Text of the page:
3 Rounds and a Sound
Despite listening to an insane amount of music, I have yet to encounter the “perfect” album. To be clear, I define the “perfect” album as one containing absolutely no filler, sounding best when played in its entirety.
This honestly surprises me. With all the music I listen to, I thought there’d be at least one album in my collection that fits the bill. But no. Even my all-time favorites contain a few tracks I could live without. In 2008, Frightened Rabbit came pretty close with The Midnight Organ Fight. And in 2007, Menomena’s Friend and Foe flirted with perfection. But as good as these albums are, I still skip a few songs on each.
I’m starting to think I should lower my expectations. With the music industry fully embracing the internet, focus has shifted from albums to singles. Pretty soon, I envision some musicians abandoning the album format altogether. After all, if most people download only one or two tracks, why waste time and money recording the entire album?
Maybe I shouldn’t be so cynical. Every now and then I stumble upon an album or band that renews my faith in the music business. This time it’s 3 Rounds and a Sound, the stellar debut album from Blind Pilot, a tiny band from Portland, Oregon that apparently only tours via bicycle.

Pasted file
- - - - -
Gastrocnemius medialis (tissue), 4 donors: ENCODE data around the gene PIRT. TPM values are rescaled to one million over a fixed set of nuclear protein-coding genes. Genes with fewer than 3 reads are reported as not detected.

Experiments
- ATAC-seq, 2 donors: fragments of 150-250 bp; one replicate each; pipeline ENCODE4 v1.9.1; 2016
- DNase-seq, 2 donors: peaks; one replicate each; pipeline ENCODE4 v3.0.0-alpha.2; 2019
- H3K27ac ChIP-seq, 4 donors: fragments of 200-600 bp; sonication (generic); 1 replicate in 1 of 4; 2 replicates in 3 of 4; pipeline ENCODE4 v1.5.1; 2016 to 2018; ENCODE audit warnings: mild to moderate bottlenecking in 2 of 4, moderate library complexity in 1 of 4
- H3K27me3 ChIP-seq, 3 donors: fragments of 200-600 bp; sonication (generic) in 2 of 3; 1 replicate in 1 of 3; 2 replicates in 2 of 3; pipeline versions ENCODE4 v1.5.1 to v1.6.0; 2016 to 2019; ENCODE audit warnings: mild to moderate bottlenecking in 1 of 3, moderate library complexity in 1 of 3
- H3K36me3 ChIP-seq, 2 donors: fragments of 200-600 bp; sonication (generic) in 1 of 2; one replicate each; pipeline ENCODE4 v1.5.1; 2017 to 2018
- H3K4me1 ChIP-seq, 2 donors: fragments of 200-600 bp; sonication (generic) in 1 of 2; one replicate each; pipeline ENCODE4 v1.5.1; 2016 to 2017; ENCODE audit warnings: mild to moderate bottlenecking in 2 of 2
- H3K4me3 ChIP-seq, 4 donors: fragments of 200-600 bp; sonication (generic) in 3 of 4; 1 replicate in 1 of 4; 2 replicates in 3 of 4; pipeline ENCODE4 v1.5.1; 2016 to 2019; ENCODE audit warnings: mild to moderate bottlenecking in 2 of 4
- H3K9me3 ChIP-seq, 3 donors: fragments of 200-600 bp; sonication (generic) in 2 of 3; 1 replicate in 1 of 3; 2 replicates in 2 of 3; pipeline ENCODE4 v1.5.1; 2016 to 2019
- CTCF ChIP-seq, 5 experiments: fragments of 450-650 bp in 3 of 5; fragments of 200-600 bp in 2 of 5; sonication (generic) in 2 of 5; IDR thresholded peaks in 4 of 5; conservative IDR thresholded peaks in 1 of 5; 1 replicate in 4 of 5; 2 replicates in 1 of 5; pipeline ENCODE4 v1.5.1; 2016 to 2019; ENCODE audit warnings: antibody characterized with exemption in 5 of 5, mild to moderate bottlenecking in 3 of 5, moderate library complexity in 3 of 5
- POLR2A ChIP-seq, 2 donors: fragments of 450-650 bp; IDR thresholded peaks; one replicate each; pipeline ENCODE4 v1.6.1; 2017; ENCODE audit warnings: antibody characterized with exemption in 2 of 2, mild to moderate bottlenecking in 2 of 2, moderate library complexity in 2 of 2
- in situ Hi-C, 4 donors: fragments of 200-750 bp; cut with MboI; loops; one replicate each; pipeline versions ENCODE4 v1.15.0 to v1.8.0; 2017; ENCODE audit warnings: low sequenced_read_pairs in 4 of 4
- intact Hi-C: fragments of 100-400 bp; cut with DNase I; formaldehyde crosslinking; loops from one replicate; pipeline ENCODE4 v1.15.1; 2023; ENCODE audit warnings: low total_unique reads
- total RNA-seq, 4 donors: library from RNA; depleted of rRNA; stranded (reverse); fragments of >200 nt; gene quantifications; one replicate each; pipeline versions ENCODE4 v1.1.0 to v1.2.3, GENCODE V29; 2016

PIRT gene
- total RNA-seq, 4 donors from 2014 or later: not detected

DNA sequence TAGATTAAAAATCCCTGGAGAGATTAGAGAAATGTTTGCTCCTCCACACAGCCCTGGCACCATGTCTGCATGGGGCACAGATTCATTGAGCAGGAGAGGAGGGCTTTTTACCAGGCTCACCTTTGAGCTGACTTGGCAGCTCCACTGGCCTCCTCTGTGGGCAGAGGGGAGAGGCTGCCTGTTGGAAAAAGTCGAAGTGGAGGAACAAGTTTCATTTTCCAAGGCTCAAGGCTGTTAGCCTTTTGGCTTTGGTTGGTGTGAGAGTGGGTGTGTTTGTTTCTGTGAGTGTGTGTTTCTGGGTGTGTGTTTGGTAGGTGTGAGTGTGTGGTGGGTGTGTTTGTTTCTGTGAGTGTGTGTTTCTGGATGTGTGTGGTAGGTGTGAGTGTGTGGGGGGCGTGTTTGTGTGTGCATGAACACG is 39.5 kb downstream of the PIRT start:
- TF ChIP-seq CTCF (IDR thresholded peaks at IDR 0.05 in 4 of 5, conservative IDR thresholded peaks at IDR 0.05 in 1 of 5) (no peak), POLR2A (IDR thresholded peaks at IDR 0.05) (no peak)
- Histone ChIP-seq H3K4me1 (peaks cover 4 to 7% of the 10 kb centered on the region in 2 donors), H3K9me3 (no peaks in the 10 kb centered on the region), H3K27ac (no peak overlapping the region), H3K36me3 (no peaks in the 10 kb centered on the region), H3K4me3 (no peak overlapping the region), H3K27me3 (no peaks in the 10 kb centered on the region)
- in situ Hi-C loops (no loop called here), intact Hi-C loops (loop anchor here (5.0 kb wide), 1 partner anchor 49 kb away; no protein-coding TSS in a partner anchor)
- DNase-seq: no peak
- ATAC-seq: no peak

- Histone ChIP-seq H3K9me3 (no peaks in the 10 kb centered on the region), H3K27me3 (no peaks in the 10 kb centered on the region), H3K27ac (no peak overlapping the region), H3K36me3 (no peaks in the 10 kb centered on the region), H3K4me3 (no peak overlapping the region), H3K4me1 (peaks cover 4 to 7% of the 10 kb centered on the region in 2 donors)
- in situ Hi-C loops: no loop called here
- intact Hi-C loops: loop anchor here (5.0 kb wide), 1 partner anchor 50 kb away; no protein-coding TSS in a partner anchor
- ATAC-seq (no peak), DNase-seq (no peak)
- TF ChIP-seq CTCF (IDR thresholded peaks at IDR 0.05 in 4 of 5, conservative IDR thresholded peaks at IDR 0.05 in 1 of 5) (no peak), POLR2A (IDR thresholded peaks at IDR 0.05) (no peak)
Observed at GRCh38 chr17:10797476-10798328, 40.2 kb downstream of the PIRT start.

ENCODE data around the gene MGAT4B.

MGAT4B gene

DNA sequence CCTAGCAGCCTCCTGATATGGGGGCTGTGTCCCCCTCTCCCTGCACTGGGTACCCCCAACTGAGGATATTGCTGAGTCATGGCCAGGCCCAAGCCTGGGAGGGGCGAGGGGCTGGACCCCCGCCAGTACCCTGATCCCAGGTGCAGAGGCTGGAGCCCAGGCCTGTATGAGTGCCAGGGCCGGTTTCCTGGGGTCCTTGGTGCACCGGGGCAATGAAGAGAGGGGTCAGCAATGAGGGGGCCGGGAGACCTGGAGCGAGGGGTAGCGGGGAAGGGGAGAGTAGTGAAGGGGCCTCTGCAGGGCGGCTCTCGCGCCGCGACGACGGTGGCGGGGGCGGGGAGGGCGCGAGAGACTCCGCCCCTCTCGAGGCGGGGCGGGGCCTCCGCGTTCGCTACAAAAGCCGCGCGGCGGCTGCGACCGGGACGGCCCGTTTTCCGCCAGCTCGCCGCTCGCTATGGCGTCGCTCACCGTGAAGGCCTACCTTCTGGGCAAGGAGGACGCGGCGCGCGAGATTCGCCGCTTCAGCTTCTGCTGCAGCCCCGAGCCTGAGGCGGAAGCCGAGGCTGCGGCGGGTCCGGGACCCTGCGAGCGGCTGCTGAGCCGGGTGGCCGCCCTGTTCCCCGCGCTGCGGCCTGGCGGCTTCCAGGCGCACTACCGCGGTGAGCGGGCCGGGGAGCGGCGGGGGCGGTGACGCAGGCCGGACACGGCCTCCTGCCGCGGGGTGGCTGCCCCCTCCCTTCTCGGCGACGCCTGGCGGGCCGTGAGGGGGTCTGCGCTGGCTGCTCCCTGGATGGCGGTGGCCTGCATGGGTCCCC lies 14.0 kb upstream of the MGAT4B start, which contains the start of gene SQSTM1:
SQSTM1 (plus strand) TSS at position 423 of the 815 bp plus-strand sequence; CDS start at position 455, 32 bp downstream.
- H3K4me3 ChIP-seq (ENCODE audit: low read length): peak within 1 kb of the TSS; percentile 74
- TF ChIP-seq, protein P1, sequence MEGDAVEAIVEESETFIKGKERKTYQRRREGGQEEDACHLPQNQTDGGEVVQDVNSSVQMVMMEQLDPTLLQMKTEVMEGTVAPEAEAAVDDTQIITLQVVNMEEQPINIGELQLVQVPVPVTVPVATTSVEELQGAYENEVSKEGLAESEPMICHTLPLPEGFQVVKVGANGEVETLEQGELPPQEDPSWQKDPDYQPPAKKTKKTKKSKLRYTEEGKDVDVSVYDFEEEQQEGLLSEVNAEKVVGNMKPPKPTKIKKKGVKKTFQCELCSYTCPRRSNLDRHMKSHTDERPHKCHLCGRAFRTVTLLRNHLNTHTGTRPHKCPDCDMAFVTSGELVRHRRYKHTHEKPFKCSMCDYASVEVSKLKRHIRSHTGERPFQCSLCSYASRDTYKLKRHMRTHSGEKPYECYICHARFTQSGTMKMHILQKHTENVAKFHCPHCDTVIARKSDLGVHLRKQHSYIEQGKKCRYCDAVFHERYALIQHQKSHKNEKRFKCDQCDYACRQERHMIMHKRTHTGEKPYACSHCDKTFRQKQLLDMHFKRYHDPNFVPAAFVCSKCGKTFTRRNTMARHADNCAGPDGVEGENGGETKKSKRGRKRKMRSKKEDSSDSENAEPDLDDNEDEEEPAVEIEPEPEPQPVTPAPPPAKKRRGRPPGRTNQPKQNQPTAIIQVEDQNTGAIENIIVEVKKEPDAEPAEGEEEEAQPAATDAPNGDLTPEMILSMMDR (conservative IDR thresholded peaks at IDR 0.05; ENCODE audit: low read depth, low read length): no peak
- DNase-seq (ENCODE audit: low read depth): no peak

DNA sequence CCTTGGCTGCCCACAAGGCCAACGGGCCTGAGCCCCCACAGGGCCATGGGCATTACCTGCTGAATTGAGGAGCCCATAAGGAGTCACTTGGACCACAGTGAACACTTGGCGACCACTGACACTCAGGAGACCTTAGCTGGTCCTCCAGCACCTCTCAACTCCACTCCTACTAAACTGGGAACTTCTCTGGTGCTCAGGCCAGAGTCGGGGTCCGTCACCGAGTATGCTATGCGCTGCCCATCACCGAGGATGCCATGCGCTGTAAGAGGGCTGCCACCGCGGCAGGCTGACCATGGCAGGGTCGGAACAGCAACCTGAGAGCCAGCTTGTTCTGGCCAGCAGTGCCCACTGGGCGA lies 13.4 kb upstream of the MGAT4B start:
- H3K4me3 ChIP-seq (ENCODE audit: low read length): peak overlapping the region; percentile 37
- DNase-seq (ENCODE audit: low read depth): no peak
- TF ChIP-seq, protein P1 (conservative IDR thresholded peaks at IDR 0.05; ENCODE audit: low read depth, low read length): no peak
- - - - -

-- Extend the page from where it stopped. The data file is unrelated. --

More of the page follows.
Musically speaking, 3 Rounds and a Sound breaks little new ground. I’d describe the album as a straightforward mix of rock, pop, and folk. But what it lacks in complexity it makes up for with raw emotion, beauty, and catchiness. Further proof that the best music is simple and direct.
And while 3 Rounds and a Sound still isn’t perfect, it’s damn close. I can’t remember the last time I heard such a confident, effortless debut. Maybe Bon Iver’s For Emma, Forever Ago. Anyways, I’ve posted the album closer “3 Rounds and a Sound”, which I definitely want played at my wedding (along with Beirut’s “Postcards From Italy”). So romantic!